___________________________________________

Our families left that evening. We planned to stay a couple of days at the venue. We had rented a room in the secluded location. The next day, he drove back to town, almost an hour away, to tend to work, while I stayed alone for hours during what was supposed to be our honeymoon time. That was a pretty obvious clue that I was on the wrong path. This was not what I wanted, but I let it slide.

In attempting to get our official union headed in the right direction, I went all in to get back on track. I was desperate and panicked because I didn’t like the all-too-clear vision of my future as things were. I tried religious intervention (I am not religious, but my then husband was brought up in a Catholic boys school and claimed to be God-fearing when it proved convenient), I introduced workbooks to help build communication skills and even suggested marriage counseling, which he completely had no interest in pursuing until my feet were out the door. By then, I had made my choice.

“I didn’t know it was that bad,” he stated, before he stopped speaking to me altogether. He glared at me with those Scorpio eyes when I brought up the continued friendship agreed upon before the acceptance of marriage. Apparently, that was a flat-out lie. Just more words spoken to get me to agree to whatever he wanted. I was so naive.

His childish, ignorant actions only confirmed that sticking around again would be continuing to travel the wrong path. I had done my best to make our marriage thrive, but I couldn’t do it on my own. Our expectations obviously didn’t mesh. It took me too long to figure that out, but when I did, my path was clear. It was time to move on. Alone.

I packed up my truck with my laptop and my suitcase. I moved from our rental to sleep on a friends couch for a bit. What was holding me back? I was gainfully employed, smart and capable. I soon found a place of my own, in a different town. I was limiting myself by playing into the opinions of others. Once I separated myself from that, living my life was much easier. I sold the engagement ring and attached wedding band for less than $500 dollars. The feeling of freedom was priceless.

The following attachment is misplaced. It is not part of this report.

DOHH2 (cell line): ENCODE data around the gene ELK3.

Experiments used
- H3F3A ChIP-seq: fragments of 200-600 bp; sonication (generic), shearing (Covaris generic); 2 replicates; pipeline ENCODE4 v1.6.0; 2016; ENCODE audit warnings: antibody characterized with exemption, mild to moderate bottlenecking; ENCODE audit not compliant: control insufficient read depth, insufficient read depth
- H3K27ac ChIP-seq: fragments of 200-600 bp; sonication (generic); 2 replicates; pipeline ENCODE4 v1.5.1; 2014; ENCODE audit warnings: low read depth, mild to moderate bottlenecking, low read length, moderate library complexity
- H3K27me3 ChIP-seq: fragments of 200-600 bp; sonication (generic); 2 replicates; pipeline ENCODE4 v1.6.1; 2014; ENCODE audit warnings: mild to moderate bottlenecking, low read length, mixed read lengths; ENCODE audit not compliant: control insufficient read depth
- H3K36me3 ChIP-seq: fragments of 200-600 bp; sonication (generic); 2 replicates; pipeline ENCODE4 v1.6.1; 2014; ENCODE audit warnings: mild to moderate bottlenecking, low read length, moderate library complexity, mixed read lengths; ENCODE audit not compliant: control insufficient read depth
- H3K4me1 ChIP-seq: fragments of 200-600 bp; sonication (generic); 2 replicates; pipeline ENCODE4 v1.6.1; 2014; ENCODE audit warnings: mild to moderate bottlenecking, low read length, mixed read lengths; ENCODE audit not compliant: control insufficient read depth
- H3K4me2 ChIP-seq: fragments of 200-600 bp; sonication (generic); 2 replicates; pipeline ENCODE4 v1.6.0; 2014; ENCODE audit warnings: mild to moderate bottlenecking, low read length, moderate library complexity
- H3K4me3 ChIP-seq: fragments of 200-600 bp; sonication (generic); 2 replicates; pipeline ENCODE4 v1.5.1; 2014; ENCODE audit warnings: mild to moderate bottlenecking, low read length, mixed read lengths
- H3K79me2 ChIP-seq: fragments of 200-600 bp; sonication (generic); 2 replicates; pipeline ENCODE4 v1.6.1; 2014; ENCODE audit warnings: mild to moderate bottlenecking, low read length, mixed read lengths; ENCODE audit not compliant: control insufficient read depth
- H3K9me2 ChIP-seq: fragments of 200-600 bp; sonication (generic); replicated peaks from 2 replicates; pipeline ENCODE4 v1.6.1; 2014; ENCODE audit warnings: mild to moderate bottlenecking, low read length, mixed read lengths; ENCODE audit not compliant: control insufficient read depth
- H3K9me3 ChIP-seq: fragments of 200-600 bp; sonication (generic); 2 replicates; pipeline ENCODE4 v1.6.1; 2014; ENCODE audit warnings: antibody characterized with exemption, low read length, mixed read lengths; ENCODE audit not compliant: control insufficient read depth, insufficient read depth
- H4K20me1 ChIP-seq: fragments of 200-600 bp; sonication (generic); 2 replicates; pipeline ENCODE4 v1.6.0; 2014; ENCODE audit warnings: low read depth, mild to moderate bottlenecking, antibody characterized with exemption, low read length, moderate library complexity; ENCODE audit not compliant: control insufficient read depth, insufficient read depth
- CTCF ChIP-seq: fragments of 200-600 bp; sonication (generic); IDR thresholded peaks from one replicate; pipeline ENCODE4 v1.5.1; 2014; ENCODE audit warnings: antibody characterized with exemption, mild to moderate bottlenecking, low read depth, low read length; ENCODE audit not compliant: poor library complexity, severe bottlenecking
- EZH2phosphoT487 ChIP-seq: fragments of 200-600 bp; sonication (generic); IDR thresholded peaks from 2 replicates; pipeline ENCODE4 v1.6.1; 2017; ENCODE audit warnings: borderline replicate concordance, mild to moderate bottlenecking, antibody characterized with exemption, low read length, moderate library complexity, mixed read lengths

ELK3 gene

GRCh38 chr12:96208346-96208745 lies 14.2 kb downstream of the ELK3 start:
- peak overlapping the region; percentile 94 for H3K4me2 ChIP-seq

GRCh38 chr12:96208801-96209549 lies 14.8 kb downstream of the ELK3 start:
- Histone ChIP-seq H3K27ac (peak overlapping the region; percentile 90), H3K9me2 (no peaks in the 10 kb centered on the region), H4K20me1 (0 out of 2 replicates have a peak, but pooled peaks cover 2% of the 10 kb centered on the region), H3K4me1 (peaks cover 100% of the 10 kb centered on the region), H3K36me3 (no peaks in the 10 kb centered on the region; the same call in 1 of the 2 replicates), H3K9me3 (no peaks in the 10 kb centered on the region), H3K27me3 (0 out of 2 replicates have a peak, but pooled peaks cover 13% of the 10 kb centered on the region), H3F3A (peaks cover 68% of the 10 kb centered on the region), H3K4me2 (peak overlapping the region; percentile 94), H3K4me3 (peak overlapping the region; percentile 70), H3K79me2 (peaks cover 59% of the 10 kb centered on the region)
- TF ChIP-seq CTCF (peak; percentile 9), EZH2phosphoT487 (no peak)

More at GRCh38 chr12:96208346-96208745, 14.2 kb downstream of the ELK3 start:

For a long time, I was angry at myself for wasting nearly a decade of my life. We met when I was twenty-one, coming together in a relationship destined for nowhere. Ultimately, I have come to appreciate the lessons I learned and the growth I achieved that lets me appreciate what I have now.

I now have a life that I created for myself. The life I wanted; not an illusion, and not anyone else’s idea. I have a husband and a daughter and a lifestyle that I enjoy. It challenges me, but I always have the option to choose my direction. I like this path. It has peaks and valleys, but the range is beautiful.

This was an entry into Reedsy using the following prompt:

Write about someone who realizes they're on the wrong path.